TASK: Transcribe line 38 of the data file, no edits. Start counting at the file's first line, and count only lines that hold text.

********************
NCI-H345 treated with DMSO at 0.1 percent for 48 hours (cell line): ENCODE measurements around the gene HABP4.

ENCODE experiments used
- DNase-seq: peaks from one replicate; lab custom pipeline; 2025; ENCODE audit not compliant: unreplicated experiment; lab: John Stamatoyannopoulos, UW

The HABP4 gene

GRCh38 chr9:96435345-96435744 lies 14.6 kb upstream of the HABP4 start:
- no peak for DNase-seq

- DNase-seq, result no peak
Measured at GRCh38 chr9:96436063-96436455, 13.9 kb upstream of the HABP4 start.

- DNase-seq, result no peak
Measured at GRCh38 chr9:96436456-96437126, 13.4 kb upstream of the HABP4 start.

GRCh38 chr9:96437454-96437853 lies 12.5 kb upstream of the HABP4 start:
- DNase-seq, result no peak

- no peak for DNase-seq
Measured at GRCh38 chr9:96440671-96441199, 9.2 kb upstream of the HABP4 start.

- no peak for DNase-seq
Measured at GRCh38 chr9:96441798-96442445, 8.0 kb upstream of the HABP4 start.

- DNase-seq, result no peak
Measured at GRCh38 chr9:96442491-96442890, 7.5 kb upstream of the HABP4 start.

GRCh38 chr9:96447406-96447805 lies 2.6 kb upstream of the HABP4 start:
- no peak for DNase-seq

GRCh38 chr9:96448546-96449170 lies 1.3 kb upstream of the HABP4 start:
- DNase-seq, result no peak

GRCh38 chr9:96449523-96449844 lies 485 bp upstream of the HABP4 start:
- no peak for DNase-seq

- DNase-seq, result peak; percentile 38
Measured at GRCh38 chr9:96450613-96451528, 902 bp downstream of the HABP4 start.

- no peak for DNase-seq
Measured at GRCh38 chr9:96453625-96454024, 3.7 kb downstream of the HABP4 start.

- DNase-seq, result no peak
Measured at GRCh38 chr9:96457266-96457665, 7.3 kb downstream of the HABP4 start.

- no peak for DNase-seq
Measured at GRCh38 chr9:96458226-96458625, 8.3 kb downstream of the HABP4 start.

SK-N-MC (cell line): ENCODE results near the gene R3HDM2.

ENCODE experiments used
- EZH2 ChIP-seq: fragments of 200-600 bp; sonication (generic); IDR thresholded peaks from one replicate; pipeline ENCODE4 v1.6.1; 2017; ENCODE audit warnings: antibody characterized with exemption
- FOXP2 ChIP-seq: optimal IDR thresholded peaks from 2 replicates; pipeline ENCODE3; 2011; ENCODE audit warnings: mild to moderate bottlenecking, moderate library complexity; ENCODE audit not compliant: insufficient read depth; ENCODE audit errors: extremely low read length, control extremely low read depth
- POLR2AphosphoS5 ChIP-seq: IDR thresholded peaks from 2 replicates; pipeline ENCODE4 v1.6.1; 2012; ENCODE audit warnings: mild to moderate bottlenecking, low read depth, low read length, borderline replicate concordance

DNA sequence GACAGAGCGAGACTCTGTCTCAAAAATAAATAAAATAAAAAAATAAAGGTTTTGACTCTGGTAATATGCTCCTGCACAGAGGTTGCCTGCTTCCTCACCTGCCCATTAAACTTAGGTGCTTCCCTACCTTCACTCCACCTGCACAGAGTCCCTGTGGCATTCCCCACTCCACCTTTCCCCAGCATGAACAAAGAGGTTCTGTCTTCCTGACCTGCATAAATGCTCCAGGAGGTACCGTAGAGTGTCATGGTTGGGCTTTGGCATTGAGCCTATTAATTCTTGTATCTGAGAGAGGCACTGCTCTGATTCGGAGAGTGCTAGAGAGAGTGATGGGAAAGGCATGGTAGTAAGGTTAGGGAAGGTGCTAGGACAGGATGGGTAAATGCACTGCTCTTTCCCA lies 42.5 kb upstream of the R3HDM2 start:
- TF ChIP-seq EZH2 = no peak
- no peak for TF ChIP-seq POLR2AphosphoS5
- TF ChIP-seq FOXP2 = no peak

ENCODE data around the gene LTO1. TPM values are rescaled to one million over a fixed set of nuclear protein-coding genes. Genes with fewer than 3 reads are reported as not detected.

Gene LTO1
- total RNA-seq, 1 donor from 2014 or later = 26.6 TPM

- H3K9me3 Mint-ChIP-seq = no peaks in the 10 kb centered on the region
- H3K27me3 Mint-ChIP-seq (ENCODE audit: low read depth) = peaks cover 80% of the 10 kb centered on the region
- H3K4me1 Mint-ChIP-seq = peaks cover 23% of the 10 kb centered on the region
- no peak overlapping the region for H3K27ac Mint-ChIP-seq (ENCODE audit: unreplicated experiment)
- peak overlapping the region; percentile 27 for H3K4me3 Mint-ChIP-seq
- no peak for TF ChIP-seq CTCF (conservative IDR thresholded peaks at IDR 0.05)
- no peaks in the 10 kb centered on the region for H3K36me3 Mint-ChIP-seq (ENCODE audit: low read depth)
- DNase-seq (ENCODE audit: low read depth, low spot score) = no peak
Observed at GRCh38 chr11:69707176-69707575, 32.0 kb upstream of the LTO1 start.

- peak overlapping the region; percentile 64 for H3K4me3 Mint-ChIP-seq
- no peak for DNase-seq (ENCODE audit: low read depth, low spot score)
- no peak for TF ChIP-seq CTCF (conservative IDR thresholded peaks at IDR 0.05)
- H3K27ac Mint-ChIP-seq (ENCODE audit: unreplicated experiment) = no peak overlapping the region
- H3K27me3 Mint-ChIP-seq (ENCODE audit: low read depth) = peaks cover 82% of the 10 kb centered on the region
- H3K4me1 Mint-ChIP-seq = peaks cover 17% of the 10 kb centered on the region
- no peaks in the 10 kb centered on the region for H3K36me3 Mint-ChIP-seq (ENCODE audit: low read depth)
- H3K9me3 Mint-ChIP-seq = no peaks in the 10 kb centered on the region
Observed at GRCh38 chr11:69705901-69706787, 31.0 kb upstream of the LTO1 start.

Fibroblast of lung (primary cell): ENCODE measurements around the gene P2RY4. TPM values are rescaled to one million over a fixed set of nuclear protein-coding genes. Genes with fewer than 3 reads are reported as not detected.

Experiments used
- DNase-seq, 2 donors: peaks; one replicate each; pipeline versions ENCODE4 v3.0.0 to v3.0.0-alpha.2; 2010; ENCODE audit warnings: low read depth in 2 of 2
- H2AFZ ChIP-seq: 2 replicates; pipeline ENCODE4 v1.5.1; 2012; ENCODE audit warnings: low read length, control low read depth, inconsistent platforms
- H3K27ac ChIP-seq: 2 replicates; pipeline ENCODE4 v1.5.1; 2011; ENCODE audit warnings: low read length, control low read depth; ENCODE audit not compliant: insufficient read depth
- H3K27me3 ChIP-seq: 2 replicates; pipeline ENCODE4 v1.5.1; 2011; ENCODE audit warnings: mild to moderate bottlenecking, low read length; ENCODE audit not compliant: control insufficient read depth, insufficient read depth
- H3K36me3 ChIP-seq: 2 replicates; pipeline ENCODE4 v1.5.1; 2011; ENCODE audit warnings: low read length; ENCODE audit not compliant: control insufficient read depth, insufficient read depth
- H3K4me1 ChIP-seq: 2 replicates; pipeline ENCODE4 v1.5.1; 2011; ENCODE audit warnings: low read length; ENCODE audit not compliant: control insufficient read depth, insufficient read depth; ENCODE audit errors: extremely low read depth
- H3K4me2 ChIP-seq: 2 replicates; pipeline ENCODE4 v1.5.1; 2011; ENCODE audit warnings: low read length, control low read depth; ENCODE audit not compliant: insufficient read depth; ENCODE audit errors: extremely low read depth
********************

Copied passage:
DNA sequence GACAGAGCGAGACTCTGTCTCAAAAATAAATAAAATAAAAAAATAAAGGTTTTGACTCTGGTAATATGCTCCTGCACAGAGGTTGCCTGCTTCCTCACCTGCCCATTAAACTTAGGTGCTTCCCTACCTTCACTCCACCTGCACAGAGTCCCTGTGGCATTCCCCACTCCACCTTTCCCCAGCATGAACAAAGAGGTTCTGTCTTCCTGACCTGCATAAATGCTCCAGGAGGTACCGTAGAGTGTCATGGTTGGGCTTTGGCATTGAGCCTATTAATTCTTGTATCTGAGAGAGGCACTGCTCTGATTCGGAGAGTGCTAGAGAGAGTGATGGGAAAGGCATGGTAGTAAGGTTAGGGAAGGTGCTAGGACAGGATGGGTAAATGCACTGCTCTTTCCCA lies 42.5 kb upstream of the R3HDM2 start: